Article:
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If you’re a seasonal business owner, you might feel tempted to take an extended vacation during the off-season.
You absolutely deserve a break!
But instead of ignoring your business all together, consider using your downtime to get your financial house in order—and priority #1 should be bookkeeping help.
(Shouldn’t gaining new customers be at the top of your list? Yes, expanding your customer base is always important, but focusing on bookkeeping help is just as important, if not more so.)
Here are 3 reasons why bookkeeping help should be your #1 off-season priority:
During your seasonal rush, you might be too busy to collect money from your customers who are slow to pay you. It happens to everyone.
But if you haven’t set up a good invoicing and receivables system, you might lose track of who owes you money and how much. So make it a point to set up or revamp your receivables system this off-season to keep the cash flowing in.
Here are some tips for developing an effective receivables system:
Consider sending bills electronically: email is faster and easier to track than regular mail.
Just find an invoice template online and customize it for your business, making sure that your invoice includes the amount owed, detailed description of the services rendered, payment address, and payment terms.
Give your customers as many payment options as possible and you’ll find that most pay on time.
Look into the pros and cons of allowing payments by cash, check, credit card, electronic funds transfer (EFT), or PayPal, and decide which options work best for you.
Try accounting software like QuickBooks or Intacct.
The best programs include invoicing and receivables functionality, and most have wizards that walk you through the set-up process.
When the new season starts, you don’t want to be short on inventory. On the other hand, you don’t want to have more inventory than you need, either—since that’s an unnecessary expense that directly impacts your bottom line.
Avoid these common mistakes when managing your inventory:
If you have too much inventory at the end of the season, you could find yourself selling it at a discount or housing it in an expensive storage facility during the off-season.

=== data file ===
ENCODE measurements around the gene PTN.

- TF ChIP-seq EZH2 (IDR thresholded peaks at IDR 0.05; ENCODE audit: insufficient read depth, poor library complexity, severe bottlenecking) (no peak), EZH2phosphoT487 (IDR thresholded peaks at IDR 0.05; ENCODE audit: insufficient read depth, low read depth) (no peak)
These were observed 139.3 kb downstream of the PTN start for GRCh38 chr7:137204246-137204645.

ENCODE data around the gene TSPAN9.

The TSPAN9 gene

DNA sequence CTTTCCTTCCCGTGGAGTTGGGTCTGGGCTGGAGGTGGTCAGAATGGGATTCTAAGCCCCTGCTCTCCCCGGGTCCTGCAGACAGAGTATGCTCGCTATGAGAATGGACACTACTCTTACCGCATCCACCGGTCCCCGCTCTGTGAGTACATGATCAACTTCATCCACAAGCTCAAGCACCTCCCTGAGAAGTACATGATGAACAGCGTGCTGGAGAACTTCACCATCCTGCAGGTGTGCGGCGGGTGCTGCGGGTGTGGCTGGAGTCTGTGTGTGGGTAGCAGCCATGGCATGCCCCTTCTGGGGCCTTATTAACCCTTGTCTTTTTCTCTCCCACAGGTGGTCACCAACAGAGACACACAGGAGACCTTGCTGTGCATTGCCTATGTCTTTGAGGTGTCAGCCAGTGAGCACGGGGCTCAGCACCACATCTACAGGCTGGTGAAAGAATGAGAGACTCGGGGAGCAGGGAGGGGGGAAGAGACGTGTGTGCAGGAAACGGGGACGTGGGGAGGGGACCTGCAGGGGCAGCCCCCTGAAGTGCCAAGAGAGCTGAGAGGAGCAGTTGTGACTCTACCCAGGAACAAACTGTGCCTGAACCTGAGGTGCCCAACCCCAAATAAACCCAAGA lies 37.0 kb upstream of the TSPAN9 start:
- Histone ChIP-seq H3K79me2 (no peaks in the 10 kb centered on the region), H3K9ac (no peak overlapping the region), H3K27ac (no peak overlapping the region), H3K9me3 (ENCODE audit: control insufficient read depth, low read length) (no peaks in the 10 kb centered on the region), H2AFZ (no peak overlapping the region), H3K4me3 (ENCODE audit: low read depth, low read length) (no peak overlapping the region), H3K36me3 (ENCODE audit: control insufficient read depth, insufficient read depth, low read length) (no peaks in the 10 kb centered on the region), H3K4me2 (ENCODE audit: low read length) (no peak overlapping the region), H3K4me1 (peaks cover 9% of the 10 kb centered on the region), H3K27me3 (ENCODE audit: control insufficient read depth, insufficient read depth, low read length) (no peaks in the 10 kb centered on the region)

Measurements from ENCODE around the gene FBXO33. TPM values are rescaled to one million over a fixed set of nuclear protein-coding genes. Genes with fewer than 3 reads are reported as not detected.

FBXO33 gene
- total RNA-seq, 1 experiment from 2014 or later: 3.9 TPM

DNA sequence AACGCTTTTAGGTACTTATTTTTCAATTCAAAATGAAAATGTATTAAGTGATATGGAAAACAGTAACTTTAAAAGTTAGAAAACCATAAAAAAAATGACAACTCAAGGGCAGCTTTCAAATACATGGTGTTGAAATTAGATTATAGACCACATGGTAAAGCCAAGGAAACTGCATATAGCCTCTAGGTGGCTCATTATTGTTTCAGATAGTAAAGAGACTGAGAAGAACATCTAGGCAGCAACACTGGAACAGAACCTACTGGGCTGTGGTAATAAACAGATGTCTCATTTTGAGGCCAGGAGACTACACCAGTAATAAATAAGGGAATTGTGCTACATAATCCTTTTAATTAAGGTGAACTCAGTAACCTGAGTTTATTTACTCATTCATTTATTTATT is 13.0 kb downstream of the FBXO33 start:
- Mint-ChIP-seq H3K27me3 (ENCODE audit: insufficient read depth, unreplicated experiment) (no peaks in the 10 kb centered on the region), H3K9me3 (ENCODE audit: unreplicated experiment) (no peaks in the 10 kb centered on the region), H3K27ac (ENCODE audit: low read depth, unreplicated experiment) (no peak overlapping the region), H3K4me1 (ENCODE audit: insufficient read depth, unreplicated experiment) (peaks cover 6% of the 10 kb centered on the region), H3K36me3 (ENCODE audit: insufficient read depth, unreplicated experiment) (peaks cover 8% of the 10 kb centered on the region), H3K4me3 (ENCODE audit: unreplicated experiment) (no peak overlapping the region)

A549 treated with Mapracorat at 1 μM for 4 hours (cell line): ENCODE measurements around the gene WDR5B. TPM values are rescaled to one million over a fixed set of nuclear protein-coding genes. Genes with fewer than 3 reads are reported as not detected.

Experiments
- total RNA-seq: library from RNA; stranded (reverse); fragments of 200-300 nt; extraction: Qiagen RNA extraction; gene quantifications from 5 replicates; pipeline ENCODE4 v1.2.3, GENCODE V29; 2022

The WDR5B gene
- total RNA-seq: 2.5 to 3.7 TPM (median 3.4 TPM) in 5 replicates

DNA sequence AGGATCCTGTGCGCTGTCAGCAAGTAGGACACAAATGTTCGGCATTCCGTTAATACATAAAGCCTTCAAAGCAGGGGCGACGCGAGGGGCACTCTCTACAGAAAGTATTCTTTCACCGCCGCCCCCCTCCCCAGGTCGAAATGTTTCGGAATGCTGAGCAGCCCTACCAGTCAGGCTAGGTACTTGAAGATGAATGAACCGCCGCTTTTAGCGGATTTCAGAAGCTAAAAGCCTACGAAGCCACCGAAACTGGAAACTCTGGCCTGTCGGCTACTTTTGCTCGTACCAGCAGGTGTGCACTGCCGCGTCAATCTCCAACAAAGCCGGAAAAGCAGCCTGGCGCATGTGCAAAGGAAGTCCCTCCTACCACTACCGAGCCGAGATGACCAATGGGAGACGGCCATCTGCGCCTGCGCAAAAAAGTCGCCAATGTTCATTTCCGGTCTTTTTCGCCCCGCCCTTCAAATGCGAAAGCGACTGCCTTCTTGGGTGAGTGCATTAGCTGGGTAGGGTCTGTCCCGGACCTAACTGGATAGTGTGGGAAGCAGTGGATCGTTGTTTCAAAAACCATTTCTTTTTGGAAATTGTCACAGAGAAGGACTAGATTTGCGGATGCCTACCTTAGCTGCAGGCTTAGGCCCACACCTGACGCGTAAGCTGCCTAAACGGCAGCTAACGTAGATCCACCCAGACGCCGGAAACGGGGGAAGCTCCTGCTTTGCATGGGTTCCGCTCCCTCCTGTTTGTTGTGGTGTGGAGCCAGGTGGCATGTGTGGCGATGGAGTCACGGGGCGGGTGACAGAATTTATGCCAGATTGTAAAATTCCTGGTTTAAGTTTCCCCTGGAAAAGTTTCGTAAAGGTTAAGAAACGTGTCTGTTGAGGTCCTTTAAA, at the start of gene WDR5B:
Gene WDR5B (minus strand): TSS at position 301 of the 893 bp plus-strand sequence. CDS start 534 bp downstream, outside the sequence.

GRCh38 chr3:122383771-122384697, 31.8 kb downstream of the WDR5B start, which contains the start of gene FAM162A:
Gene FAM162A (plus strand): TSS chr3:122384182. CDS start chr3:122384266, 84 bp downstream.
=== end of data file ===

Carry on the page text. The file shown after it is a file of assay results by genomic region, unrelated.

Look at your previous seasons and make a projection for about how much you think you’ll need.
Although QuickBooks and Peachtree are technically accounting software, both have inventory features that’ll help you track your stock and get a dollar value for it.
You might not have the time to accurately track and forecast your inventory needs for every item you sell, so keep in mind that as a general rule, 20% of your items generate 80% of the demand.
Focus on those items first, and then look at the next highest-selling 30% of your stock.
You might be doing a great job tracking your inventory in an accounting software program or on a spreadsheet on your computer, but what happens if your computer crashes or gets stolen?
You need a backup plan.
That plan could be as simple as saving your data to a thumb drive every night—that you should store separately from your computer—but you’ll also want to regularly backup your entire computer and store that data someplace safe.
As a seasonal business, it’s almost certain that you’ll have slow months…
But that’s no excuse for not looking for bookkeeping help and organizing your finances during that period!
There’ll probably be times when you’ll need a business loan to pay your bills or handle unexpected expenses, and the rates you’ll get won’t be as favorable if you’re showing unbalanced books.
According to Steve Goodrich, managing partner of North End Financial, here’s what it takes to get a loan.
North End runs a personal credit report and looks for bank liens or bankruptcies. Though they might present a problem, what’s more important is whether the business can pay back the loan.
According to Goodrich, “For seasonal businesses, we look at cash flow, not their annual financials.”
Cash flow is the money that “flows” into and out of your business, and a cash flow statement is an easy way to show a lender your business’s net increase or decrease in cash for a given period of time—usually a quarter or year.
To maintain a positive cash flow, it’s important to make cash flow projections.
By putting effort into your projections, you can avoid purchasing supplies and inventory during times of heavy cash outflow and negotiate with lenders to have bills due during times of heavy cash inflow.
What do you base your cash flow projections on?
Simply put—your books!
This will show you a history of what your income and expenses are and when you incur them.
You’ve just learned 3 big reasons why you should make bookkeeping help a #1 priority during your off-season, and these 3 reasons all have one thing in common:
They’re all about increasing the financial stability and long-term viability of your business.